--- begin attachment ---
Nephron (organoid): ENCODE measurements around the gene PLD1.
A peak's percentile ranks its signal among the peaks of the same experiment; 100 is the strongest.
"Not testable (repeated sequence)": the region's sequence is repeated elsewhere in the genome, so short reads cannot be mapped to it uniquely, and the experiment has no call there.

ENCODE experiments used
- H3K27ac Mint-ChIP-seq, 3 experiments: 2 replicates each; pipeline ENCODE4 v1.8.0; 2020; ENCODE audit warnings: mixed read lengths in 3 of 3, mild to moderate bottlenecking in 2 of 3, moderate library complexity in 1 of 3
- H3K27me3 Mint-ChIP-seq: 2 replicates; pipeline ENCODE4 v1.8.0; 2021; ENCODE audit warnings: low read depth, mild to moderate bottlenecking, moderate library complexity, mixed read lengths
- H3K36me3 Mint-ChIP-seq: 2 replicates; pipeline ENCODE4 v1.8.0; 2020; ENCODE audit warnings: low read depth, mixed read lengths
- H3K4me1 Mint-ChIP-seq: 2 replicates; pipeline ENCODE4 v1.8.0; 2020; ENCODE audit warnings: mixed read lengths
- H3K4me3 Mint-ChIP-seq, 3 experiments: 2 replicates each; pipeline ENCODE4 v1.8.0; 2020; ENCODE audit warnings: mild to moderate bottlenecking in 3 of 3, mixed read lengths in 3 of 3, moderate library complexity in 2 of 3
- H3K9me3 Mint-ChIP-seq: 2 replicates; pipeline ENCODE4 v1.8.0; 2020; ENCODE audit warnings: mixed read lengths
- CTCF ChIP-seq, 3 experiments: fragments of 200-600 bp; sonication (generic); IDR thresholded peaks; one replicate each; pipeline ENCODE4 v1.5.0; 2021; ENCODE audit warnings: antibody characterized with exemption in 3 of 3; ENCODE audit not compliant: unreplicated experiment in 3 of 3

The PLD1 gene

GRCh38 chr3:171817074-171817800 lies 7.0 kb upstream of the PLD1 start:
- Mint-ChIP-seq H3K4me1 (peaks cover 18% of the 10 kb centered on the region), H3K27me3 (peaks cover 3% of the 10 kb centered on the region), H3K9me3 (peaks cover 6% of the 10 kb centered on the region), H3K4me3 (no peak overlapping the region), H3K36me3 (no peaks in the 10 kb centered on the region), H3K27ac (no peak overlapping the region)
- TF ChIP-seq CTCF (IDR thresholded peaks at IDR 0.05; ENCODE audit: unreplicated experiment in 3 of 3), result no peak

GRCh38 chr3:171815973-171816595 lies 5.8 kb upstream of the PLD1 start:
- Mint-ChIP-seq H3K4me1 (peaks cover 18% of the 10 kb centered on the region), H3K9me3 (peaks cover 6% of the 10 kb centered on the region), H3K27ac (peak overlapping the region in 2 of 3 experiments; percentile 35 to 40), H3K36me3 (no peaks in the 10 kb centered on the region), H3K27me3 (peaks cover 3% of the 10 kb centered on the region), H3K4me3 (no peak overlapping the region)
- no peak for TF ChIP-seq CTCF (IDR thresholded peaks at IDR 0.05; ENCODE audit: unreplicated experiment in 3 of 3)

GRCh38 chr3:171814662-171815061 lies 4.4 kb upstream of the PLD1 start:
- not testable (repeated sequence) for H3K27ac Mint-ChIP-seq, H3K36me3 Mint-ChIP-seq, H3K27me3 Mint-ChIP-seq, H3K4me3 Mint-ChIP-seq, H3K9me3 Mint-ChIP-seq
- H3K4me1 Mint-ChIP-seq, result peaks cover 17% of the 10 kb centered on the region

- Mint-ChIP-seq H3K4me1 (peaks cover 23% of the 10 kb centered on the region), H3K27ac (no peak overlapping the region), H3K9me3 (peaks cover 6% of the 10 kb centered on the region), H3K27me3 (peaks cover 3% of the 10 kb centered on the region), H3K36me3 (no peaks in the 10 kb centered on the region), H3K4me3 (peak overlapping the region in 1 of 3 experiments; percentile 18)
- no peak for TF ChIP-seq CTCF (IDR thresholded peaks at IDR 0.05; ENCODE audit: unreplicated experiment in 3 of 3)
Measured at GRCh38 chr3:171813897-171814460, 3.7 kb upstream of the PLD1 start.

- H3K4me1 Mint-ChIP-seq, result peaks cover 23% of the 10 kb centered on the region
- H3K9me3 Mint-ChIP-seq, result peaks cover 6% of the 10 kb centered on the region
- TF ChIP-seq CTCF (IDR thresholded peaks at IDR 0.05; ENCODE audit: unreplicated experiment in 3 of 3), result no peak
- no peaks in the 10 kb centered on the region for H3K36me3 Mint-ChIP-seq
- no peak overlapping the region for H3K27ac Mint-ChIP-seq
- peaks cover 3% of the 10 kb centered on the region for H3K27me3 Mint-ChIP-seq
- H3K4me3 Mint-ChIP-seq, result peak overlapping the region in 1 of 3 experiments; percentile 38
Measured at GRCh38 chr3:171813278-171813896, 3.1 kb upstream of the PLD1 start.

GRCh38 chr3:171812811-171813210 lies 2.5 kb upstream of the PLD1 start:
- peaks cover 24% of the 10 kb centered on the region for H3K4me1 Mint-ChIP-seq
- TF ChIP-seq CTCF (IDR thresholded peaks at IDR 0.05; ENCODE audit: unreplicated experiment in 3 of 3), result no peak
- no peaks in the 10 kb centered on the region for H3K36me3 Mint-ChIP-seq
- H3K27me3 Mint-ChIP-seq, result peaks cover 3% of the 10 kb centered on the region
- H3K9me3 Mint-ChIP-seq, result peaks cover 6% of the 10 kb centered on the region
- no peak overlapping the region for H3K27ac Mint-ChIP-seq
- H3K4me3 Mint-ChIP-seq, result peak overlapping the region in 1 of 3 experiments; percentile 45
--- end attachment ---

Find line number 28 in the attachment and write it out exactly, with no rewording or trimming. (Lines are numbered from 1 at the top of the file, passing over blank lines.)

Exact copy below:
- no peaks in the 10 kb centered on the region for H3K36me3 Mint-ChIP-seq